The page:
Wednesday, 6 November 2013

Dogs or Children. The Choice is Yours

Every time a child is killed by a dog or seriously mauled, there are demands that the Government do something. It is happening again this week. The victim this time was four years old and she is dead from a sudden and unstoppable attack by the family pet in the family home.

The Government is reluctant to act for two reasons. First, it is (apparently) unclear what would be an effective thing to do. Second, it looks at the supermarket aisles stacked with dog food and reminds itself of the voting power of the Dog Lobby. Austerity hasn't bitten into dog keeping and still less into the hopeless sentimentality which surrounds these creatures.

One thing the Government could do is to reflect on how over decades it has tried to improve Road Safety and discourage Smoking. Legislation has been important - the introduction of breathalysers and seat belts, for example - but so too have publicity campaigns.

People should be made to think more carefully before they take in a dog, often free from some re-homing centre for unwanted dogs. The dog may be unwanted for very good reasons and the re-homing centre has very limited obligations to certify that it is not psychotic.

To be effective advertising needs to be blunt:

Dogs or Children. The Choice is Yours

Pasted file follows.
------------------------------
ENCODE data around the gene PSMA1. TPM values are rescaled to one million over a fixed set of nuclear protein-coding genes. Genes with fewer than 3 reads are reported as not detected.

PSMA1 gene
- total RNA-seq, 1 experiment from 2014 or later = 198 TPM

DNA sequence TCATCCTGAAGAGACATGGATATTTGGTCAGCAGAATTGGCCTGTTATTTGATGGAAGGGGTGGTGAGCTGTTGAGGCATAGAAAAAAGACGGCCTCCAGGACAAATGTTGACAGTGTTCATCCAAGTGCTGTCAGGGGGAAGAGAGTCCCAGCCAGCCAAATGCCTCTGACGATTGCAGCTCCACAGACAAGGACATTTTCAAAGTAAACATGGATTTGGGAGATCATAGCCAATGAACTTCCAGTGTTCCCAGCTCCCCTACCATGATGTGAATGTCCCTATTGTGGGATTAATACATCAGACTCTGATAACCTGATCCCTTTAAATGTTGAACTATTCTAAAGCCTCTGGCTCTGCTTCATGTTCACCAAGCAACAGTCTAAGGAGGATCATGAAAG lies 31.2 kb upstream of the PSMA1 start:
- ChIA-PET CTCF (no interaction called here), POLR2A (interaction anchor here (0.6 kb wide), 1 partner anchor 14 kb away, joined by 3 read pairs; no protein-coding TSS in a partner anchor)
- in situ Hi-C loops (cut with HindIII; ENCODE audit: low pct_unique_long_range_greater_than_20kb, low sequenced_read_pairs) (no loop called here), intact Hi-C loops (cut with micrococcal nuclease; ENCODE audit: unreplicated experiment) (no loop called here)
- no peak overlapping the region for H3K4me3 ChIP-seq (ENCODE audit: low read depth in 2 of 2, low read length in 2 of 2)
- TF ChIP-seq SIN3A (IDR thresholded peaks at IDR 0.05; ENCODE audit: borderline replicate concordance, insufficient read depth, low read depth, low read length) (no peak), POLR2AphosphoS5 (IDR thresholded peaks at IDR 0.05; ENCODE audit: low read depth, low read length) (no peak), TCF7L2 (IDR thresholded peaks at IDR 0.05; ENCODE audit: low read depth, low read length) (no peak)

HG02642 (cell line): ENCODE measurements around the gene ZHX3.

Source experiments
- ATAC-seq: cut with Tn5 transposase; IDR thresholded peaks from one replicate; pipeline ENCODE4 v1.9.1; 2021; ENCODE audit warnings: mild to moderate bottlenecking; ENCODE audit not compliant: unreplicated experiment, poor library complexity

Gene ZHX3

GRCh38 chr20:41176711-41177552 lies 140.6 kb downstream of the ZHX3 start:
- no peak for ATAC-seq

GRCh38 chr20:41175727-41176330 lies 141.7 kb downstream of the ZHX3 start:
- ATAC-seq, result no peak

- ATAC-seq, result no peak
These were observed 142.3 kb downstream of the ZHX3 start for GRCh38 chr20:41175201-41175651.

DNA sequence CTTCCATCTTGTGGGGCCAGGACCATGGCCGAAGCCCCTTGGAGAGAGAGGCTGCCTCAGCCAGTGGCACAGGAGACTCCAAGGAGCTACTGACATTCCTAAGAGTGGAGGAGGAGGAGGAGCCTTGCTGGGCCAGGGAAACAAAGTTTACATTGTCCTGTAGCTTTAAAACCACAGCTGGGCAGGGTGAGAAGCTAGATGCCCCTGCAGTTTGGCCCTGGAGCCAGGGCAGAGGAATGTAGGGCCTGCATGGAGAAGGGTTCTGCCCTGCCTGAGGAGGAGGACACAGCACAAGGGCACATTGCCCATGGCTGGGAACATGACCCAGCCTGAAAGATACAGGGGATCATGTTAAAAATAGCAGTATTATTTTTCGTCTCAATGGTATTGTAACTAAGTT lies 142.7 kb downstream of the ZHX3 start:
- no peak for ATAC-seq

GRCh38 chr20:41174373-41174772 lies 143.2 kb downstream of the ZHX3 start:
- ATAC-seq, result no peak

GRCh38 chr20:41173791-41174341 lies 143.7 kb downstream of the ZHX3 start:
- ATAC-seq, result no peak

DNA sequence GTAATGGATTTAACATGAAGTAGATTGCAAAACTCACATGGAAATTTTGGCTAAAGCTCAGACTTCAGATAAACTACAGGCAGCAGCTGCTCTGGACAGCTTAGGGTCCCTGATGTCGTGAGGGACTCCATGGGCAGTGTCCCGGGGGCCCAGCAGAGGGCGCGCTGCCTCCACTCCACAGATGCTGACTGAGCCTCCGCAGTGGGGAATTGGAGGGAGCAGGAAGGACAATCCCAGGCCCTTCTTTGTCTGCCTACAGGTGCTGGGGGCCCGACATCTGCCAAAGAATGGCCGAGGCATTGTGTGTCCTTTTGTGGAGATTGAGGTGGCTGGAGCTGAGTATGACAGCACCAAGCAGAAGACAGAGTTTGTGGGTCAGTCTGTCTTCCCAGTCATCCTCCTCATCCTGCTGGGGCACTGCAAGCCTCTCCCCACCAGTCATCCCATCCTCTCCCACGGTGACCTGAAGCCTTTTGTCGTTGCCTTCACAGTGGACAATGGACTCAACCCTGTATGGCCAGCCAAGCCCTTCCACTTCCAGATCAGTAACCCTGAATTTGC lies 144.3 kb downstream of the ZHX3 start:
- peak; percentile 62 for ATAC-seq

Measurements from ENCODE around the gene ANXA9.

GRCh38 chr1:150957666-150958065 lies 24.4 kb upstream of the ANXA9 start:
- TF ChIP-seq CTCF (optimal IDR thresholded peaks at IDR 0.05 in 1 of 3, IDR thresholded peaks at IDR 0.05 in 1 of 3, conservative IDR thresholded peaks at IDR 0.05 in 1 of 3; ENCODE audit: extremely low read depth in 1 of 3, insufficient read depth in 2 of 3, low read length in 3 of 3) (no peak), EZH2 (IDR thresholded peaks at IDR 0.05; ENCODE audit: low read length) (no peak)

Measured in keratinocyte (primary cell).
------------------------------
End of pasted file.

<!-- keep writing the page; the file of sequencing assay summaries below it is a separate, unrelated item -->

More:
Dogs and Children Don't Mix
Are you sure your dog is safe?

As for legislation, it needs to be better thought-through than the Dangerous Dogs Act of 1990. There should be costs to dog keeping just as there are costs to smoking. Here are some possible measures:

 -  Dogs should be licensed.
-  They should be limited to one per household.
-  When passed from one person to another, or from a re-homing centre to an end-user, they should need an MOT certifying that they are safe to own.
-  There should be an additional tax on dog food to fund the rehabilitation to those who have been mauled and traumatised.
-  There should be a One Strike rule. If a dog bites, it should be destroyed.

It might also be no bad thing to remind people that there are child-friendly alternatives to dogs: mice, hamsters, rabbits, guinea pigs, goldfish, budgerigars, cats. And that's a short list. Some of those pets have additional advantages: they don't bark and they don't shit on the pavements.

Think about it. Sentimentality often carries a high price.







1 comment:

  1. Only one dog per household? By allowing two dogs, it means that a dog has another one for company. Would you want only a dog owner for company?

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